As the Sun dropped lower the light was simply sublime and we settled into position at our final site for the evening.  Canada and Greylag Geese were incubating, a Grey Heron took a Mallard duckling and swallowed it whole right in front of us as the agitated parents called in vain before returning to protect their one remaining offspring.  A small group of Black-headed Gulls caught my attention, circling persistently as Swallows, Sand Martins, House Martins and Swifts swirled around and feasted on the bounteous hatch of flying insects that the warm weather had brought.  There, directly beneath the gulls was an Otter 🙂  We watched it’s progress along the shadowy water near the reeds and a couple of times it got out and bounded along the bankside.  A second Otter was also given away by the bright trail of its wake, as the swifts and hirundines were replaced by the insectivorous night shift of Pipistrelle and Noctule Bats, and by the time we headed back to the car the Moon and Jupiter were both shining brightly in the darkening sky.  Through the ‘scope the quality of seeing was extraordinary; without any atmospheric turbulence Jupiter was a perfect disc, the Galilean moons were pinpoints of light surrounding it and the craters of the Moon were impressive at 60x magnification.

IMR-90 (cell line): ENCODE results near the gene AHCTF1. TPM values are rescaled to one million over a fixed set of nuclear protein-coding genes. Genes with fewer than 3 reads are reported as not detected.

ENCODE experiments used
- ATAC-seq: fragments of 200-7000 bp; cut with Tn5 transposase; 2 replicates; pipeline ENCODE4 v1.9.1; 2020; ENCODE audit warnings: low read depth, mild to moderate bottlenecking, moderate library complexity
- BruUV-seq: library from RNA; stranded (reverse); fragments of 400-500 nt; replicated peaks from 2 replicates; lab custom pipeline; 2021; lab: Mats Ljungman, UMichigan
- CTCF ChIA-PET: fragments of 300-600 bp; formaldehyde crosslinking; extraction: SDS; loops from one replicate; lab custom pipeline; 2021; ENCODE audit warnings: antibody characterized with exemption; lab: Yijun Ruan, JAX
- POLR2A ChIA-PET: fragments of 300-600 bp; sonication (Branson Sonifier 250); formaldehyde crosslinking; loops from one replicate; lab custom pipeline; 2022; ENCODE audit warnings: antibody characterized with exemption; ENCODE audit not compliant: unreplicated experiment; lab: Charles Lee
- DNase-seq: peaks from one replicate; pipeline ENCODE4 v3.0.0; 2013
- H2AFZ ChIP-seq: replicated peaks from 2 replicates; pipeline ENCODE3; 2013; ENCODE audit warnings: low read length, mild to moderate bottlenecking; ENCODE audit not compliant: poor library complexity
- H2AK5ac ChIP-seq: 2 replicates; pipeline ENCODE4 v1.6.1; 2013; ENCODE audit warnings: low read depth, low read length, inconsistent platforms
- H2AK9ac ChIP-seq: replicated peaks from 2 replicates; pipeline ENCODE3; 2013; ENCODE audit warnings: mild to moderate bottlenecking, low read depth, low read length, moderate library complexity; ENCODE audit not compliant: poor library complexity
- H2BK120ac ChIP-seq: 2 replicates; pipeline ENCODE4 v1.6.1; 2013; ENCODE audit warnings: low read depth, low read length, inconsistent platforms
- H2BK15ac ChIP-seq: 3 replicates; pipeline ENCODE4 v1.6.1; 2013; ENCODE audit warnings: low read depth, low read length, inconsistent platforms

Wonderful wagtails, stunning waders, Otters and astronomy; that’s a lot of quality packed into one afternoon and evening 🙂

Druridge Bay and Otter Safaris are available all year round, so have a look at our calendar for available dates and get in touch to see what we can do for you.  If there isn’t date that’s good for you, still get in touch – we’re always happy to add additional trips to our calendar!

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Wax(w)ing lyrical about wildlife; Otter Safari 09/11/16

by on Nov.10, 2016, under Druridge Bay

There are a few species that really epitomise winter wildlife-watching, and they include my favourite bird, one of my favourite mammals, and another bird that never fails to excite…